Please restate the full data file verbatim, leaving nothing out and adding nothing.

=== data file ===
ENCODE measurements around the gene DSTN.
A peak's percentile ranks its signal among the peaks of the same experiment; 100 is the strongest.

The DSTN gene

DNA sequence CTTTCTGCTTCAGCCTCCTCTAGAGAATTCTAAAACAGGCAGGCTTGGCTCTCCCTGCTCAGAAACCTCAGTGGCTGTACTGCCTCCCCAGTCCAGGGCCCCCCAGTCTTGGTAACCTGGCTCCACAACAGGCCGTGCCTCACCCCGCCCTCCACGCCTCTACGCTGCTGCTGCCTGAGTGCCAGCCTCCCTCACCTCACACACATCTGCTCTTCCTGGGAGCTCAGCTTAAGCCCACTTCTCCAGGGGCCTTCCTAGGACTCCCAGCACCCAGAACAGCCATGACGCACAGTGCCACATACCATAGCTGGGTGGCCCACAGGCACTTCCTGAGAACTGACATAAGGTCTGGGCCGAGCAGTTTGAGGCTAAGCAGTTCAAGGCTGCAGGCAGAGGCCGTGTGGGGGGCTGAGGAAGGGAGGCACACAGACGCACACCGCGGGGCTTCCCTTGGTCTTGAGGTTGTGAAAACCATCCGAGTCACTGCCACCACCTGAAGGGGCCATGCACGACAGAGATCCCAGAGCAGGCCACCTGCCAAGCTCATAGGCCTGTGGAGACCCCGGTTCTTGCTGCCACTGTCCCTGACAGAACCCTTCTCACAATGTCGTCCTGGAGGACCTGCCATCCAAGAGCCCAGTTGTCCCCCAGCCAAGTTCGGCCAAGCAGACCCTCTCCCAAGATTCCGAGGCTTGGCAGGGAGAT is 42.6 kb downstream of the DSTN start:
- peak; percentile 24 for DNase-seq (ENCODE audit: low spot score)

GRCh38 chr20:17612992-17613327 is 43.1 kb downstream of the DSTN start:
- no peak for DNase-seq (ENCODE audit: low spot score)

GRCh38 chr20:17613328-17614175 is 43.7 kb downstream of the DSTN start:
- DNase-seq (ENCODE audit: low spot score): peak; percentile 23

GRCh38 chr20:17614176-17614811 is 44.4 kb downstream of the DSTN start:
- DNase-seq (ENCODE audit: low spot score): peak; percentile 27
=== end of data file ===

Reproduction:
ENCODE measurements around the gene DSTN.
A peak's percentile ranks its signal among the peaks of the same experiment; 100 is the strongest.

The DSTN gene

DNA sequence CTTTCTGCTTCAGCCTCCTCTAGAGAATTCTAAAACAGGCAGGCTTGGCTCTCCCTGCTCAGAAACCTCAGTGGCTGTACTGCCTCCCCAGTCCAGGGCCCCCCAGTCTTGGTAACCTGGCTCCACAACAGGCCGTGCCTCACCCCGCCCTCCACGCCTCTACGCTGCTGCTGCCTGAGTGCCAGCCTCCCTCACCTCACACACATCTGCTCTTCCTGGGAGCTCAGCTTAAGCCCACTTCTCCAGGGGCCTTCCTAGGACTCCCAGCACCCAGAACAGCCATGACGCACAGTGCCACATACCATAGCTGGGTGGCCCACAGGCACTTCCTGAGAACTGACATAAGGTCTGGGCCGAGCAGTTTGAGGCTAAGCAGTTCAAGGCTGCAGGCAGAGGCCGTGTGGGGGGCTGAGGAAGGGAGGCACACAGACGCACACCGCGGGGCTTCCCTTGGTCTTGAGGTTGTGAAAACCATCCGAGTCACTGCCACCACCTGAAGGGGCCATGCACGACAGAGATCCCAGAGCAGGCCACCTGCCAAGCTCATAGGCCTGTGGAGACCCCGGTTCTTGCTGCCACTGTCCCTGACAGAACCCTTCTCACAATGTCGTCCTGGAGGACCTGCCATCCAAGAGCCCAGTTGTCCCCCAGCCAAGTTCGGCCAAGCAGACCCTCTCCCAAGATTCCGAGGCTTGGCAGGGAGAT is 42.6 kb downstream of the DSTN start:
- peak; percentile 24 for DNase-seq (ENCODE audit: low spot score)

GRCh38 chr20:17612992-17613327 is 43.1 kb downstream of the DSTN start:
- no peak for DNase-seq (ENCODE audit: low spot score)

GRCh38 chr20:17613328-17614175 is 43.7 kb downstream of the DSTN start:
- DNase-seq (ENCODE audit: low spot score): peak; percentile 23

GRCh38 chr20:17614176-17614811 is 44.4 kb downstream of the DSTN start:
- DNase-seq (ENCODE audit: low spot score): peak; percentile 27